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Updated April 16, 2017


Director Jordan Vogt-Roberts’ Kong: Skull Island starts off like any other big dumb monster film, aping the traditional formula from the genre of spectacular visual effects coupled with mediocre clichéd storytelling. The tale begins in 1944 when an American WWII fighter pilot finds himself stranded on an island in the South Pacific. Here, he discovers the film’s titular star, Kong (Terry Notary and Toby Kebbell) himself, who goes bananas at the sight of intruders.

Kong: Skull Island then flashes forward to 1973, a period where American soldiers are still struggling with the sentiments of the loss of the Vietnam War. Here, we learn that a team of specialists are being gathered for a top-secret mission to a mysterious place called ‘Skull Island,’ and we are introduced to the sort of star-powered ensemble cast that usually graces these big-budget monster films.

This includes John Goodman (William “Bill” Randa) as a government official leading the expedition who is cryptic about the mission, Tom Hiddleston (James Conrad) as a British ex-SAS Captain hired for his tracking skills, Brie Larson (Mason Weaver) as a war photojournalist who is anti-violence, and Samuel L. Jackson (Preston Packard) as a United States Army Lieutenant Colonel who leads the Sky Devils helicopter squadron and is in charge of the group’s safety. There are other instantly recognisable actors as well, including the always lovable John C. Reilly (Hank Marlow) as the stranded WWII fighter pilot.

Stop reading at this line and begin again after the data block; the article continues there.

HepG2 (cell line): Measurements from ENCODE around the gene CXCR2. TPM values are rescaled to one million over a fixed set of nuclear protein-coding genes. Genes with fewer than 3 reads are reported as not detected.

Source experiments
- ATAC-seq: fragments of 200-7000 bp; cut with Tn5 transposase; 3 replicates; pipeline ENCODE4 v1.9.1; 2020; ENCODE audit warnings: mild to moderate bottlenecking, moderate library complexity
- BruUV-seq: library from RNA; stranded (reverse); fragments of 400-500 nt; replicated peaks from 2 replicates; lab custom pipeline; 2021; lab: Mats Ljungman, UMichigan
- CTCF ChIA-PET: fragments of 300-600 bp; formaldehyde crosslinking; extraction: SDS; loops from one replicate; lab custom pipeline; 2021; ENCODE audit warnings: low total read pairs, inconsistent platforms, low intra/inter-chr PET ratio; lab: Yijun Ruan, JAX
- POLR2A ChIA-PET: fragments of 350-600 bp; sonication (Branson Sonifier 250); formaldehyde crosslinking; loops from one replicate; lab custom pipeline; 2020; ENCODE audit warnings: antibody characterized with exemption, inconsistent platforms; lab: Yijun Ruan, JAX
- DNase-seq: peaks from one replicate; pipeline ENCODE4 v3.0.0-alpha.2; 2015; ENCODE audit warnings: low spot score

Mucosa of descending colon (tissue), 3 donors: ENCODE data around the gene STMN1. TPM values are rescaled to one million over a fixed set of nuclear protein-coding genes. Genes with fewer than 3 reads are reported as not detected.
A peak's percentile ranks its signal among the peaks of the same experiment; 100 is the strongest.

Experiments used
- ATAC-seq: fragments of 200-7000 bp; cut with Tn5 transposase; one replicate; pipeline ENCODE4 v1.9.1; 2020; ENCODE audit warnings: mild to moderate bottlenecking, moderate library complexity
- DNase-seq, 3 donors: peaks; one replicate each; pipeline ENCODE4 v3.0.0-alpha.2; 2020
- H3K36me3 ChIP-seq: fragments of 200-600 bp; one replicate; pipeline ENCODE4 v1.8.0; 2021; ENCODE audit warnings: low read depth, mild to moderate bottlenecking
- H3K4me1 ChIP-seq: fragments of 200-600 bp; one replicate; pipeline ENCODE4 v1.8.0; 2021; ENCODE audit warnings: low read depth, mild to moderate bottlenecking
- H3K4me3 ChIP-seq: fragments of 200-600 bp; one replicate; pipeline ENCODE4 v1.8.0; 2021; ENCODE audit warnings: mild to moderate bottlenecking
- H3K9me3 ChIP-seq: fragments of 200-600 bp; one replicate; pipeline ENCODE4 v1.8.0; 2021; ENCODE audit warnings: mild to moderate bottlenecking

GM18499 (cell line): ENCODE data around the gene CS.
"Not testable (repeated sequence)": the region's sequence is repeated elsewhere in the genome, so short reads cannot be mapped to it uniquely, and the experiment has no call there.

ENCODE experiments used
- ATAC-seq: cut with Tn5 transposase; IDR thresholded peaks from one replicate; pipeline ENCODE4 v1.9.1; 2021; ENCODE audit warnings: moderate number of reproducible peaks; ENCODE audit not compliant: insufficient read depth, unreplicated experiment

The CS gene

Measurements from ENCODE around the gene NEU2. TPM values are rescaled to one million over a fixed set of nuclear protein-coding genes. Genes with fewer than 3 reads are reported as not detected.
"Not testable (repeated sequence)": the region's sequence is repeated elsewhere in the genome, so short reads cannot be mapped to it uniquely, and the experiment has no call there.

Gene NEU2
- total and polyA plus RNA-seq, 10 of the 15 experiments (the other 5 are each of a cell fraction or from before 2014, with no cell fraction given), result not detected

Kong: Skull Island could have been more believable in terms of subject matter

The performances are fairly good. Tom Hiddleston is both resourceful and heroic, and has an incredible action sequence where he uses a katana blade while surrounded by poisonous gas to kill monsters as he rescues a soldier. Brie Larson and John C. Reilly act as the heart and soul of the film, helping create compassion not only for Kong, but the island itself, grounding the narrative well in the process. But the biggest misstep of Kong: Skull Island is Samuel L. Jackson.

Perhaps Kong: Skull Island wished to play on the rising anti-military sentiment across the world, but the soldiers in the film are one-dimensional and a bit stupid. It isn’t very convincing when Packard and his team bomb the island and then attack Kong needlessly. It’s even less convincing when Packard can’t accept that he’s outmatched and goes after Kong, putting at risk his remaining men as well as his charges. Kong: Skull Island could have played more on how the Vietnam War defeat drove Packard insane to make matters more believable. Moreover, Samuel L. Jackson’s performance as a crazed soldier isn’t entirely convincing either.

These issues do hold the film back, but the narrative improves when the other characters start to respect their environment and Marlow adds some amusing tongue-in-cheek humour. We also get to meet the mysterious natives of the island, who seem strangely detached from Marlow considering that he spent nearly 30 years with them. 

The second half of Kong: Skull Island is when the special effects move from strength to strength, with fantastic 3D visuals, gorgeous cinematography, and a deeper characterisation of Kong that helps us empathise with the monster. Kong: Skull Island learns its lesson from the last Godzilla film by giving us plenty of entertaining giant monster fights. These sensational earth-shaking battles do make the bumpy trip to Kong: Skull Island worthwhile, but only just.

Rated PG-13 for intense sequences of sci-fi violence and action, and brief strong language

Published in Dawn, ICON, April 16th, 2017